When people think about going to University, their first thought or consideration isn’t usually GCSEs. Everyone knows, the important qualifications to hold are A-Levels, right? Well actually, no. When considering applicants for University, Admission Teams also look at the GCSEs that the applicant holds. If you think about it, it makes sense, as usually, when you’re applying for a place at University, you are applying with predicted grades and not actual grades. So the best and quickest way for a University to tell if you have the potential to hit those predicted grades is your GCSE results.
Most Degree courses will come with the requirement for students to hold at least GCSE English and Mathematics. Usually as well, the grade requirement is 5 or above (in old fashioned terms, C or above). This applies to courses in all areas, even ones such as Art or Drama.
What if I don’t have GCSE English or Mathematics?
If you don’t hold GCSE English or Mathematics, or your grade for them isn’t high enough, then all is not lost, but you may need to retake them to get the needed grades. Not holding the right GCSEs isn’t a reason not to apply for your dream Degree, it just means you may need to be prepared to retake the subjects to get the right grades, before being accepted.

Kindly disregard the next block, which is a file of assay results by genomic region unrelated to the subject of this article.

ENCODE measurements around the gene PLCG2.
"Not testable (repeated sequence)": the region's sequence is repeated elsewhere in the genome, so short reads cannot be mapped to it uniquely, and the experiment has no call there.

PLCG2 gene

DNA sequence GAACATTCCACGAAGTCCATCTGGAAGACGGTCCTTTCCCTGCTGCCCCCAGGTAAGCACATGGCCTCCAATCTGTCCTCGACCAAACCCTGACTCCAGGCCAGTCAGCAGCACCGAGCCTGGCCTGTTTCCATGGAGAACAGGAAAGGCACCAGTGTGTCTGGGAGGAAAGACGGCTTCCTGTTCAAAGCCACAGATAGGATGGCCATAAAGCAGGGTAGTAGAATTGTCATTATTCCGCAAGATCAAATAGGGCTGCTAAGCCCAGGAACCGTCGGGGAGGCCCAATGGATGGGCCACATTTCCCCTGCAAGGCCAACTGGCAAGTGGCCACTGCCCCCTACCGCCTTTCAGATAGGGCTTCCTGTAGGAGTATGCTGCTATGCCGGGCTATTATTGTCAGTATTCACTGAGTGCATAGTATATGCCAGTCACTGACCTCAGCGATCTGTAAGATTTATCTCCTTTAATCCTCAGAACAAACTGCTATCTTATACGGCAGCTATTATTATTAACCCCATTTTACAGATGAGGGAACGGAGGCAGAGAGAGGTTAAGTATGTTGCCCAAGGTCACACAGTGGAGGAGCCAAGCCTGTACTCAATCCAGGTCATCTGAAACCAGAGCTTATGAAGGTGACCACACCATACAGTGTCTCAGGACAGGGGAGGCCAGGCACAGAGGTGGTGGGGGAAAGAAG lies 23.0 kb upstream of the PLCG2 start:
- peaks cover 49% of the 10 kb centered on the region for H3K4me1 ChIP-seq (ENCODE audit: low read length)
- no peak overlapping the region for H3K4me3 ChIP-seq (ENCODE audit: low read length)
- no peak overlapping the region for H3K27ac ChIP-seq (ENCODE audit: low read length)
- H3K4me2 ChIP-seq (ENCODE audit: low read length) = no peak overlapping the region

Retaking GCSEs is actually a very simple and easy task, you don’t even have to go back to school to do this. You can instead opt to study the subjects you need alongside your A-level studies. One GCSE is only 120 hours of study time, so fitting that in around your other commitments really isn’t a big ask.
What about the Examinations for the GCSEs?
As exams for GCSEs are held in and around the same time as A-levels, you can choose to sit your exams for your GCSEs in the same year as you do your A-Levels, so you won’t have to stagger your learning progress. Best of all, your results for both qualifications will be released to you in time for your UCAS application to be verified and honoured.
For booking in for the examinations, you can enquire with your chosen examination centre about the options of sitting both exams for your A-levels and GCSEs at the same place. Usually, this is entirely possible and will make your life easier as there will be no need for you to go to a different centre.
So in conclusion, GCSEs are important for University. They aren’t something that should be overlooked or ignored when you’re considering your Degree options and if you’re not happy with your grades for your GCSEs, then you do have the option to retake them and get better results easily.